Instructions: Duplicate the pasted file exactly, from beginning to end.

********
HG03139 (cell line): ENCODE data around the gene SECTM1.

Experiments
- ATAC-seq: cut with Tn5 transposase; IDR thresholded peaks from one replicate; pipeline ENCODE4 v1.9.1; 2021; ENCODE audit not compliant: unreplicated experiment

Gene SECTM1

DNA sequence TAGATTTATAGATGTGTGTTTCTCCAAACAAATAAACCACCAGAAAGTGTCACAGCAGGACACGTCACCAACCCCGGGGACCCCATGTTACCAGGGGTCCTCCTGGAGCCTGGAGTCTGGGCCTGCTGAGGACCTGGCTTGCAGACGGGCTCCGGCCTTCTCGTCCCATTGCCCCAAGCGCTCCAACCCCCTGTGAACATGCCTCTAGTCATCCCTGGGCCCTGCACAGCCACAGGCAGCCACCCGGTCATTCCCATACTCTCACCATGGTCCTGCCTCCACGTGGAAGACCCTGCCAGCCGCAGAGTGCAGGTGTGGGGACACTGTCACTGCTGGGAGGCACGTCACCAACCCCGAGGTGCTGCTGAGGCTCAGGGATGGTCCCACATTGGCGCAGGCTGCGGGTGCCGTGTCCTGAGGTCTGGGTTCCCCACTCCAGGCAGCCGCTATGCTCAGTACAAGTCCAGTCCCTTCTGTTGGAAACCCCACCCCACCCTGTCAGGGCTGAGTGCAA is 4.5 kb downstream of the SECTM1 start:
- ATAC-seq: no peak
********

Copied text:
HG03139 (cell line): ENCODE data around the gene SECTM1.

Experiments
- ATAC-seq: cut with Tn5 transposase; IDR thresholded peaks from one replicate; pipeline ENCODE4 v1.9.1; 2021; ENCODE audit not compliant: unreplicated experiment

Gene SECTM1

DNA sequence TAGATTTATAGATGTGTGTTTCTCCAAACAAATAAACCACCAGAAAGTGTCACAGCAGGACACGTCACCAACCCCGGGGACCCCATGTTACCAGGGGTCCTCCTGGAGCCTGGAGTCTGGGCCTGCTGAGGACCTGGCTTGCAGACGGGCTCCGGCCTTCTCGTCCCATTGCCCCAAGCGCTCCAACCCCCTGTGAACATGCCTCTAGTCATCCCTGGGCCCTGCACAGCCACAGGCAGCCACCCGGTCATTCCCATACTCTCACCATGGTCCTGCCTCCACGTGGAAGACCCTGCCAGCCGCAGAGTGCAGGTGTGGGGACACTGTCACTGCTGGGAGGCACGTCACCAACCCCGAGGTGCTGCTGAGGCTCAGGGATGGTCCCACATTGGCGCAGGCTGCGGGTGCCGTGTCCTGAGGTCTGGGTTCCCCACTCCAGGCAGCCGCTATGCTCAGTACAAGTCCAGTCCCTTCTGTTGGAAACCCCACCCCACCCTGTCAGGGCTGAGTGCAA is 4.5 kb downstream of the SECTM1 start:
- ATAC-seq: no peak